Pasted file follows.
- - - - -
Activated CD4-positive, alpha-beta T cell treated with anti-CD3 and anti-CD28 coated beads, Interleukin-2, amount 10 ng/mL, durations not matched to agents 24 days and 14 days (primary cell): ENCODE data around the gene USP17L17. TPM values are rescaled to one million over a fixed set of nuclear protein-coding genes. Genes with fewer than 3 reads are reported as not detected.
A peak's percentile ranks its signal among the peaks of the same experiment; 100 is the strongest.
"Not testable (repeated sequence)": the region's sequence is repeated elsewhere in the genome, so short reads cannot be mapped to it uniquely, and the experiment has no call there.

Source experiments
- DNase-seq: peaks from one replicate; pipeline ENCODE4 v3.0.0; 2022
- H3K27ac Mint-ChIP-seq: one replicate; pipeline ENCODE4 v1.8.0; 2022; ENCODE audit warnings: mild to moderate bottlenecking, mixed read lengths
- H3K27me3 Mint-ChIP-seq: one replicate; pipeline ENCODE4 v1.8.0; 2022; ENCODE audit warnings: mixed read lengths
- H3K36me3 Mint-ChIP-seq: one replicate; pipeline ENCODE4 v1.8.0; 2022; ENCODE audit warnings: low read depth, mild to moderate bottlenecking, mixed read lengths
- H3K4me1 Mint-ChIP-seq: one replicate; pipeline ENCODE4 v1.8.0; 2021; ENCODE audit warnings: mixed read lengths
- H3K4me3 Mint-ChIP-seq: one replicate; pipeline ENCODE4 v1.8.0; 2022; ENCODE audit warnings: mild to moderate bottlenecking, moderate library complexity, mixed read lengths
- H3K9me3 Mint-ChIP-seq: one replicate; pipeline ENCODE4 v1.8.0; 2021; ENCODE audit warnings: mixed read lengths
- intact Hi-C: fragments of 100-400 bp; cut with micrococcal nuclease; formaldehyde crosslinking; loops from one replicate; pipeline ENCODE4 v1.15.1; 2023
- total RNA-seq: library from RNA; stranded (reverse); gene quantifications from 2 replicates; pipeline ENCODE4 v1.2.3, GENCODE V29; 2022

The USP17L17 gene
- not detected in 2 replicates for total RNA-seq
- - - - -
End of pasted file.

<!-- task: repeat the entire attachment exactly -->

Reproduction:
Activated CD4-positive, alpha-beta T cell treated with anti-CD3 and anti-CD28 coated beads, Interleukin-2, amount 10 ng/mL, durations not matched to agents 24 days and 14 days (primary cell): ENCODE data around the gene USP17L17. TPM values are rescaled to one million over a fixed set of nuclear protein-coding genes. Genes with fewer than 3 reads are reported as not detected.
A peak's percentile ranks its signal among the peaks of the same experiment; 100 is the strongest.
"Not testable (repeated sequence)": the region's sequence is repeated elsewhere in the genome, so short reads cannot be mapped to it uniquely, and the experiment has no call there.

Source experiments
- DNase-seq: peaks from one replicate; pipeline ENCODE4 v3.0.0; 2022
- H3K27ac Mint-ChIP-seq: one replicate; pipeline ENCODE4 v1.8.0; 2022; ENCODE audit warnings: mild to moderate bottlenecking, mixed read lengths
- H3K27me3 Mint-ChIP-seq: one replicate; pipeline ENCODE4 v1.8.0; 2022; ENCODE audit warnings: mixed read lengths
- H3K36me3 Mint-ChIP-seq: one replicate; pipeline ENCODE4 v1.8.0; 2022; ENCODE audit warnings: low read depth, mild to moderate bottlenecking, mixed read lengths
- H3K4me1 Mint-ChIP-seq: one replicate; pipeline ENCODE4 v1.8.0; 2021; ENCODE audit warnings: mixed read lengths
- H3K4me3 Mint-ChIP-seq: one replicate; pipeline ENCODE4 v1.8.0; 2022; ENCODE audit warnings: mild to moderate bottlenecking, moderate library complexity, mixed read lengths
- H3K9me3 Mint-ChIP-seq: one replicate; pipeline ENCODE4 v1.8.0; 2021; ENCODE audit warnings: mixed read lengths
- intact Hi-C: fragments of 100-400 bp; cut with micrococcal nuclease; formaldehyde crosslinking; loops from one replicate; pipeline ENCODE4 v1.15.1; 2023
- total RNA-seq: library from RNA; stranded (reverse); gene quantifications from 2 replicates; pipeline ENCODE4 v1.2.3, GENCODE V29; 2022

The USP17L17 gene
- not detected in 2 replicates for total RNA-seq